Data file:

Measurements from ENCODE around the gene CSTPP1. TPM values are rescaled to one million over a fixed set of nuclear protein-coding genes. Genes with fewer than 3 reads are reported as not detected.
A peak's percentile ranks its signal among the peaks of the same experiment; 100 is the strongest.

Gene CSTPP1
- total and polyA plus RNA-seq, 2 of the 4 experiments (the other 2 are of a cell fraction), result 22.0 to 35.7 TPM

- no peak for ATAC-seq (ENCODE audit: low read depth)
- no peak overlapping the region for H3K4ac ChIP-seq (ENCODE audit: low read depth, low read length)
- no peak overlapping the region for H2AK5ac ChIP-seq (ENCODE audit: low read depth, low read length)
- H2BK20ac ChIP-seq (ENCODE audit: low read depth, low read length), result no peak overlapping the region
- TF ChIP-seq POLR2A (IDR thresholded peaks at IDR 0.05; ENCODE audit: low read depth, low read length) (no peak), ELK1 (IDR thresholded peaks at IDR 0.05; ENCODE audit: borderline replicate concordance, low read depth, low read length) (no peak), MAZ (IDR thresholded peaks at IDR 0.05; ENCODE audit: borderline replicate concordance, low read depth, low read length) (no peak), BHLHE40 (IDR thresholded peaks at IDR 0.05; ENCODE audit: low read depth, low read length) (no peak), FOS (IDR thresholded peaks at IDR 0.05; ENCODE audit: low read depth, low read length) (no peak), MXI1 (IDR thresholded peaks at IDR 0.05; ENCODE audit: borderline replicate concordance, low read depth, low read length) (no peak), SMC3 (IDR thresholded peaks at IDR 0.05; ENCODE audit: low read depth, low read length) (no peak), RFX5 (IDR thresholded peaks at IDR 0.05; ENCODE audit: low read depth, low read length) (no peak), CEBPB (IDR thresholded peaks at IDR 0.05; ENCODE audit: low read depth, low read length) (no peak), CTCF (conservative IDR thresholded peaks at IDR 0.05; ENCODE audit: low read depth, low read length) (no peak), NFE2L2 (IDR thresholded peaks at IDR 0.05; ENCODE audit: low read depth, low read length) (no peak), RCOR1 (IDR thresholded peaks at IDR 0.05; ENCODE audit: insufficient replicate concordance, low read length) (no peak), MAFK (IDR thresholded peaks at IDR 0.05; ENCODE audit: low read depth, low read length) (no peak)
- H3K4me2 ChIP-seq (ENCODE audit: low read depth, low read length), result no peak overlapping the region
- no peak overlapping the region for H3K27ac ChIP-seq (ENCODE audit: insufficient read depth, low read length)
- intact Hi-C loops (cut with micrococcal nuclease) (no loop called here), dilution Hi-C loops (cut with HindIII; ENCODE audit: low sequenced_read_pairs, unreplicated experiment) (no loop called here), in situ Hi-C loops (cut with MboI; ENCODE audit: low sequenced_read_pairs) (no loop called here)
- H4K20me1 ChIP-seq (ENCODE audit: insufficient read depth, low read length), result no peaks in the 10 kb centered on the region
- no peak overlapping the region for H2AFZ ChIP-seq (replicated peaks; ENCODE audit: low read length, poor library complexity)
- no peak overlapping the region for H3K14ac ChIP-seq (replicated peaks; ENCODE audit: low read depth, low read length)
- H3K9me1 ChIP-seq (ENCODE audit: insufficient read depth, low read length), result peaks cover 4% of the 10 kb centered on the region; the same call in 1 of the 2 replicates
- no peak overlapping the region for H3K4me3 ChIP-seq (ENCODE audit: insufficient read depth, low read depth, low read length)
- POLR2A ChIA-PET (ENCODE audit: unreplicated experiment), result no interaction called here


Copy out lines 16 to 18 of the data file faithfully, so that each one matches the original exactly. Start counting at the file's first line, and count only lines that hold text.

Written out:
- H3K9me1 ChIP-seq (ENCODE audit: insufficient read depth, low read length), result peaks cover 4% of the 10 kb centered on the region; the same call in 1 of the 2 replicates
- no peak overlapping the region for H3K4me3 ChIP-seq (ENCODE audit: insufficient read depth, low read depth, low read length)
- POLR2A ChIA-PET (ENCODE audit: unreplicated experiment), result no interaction called here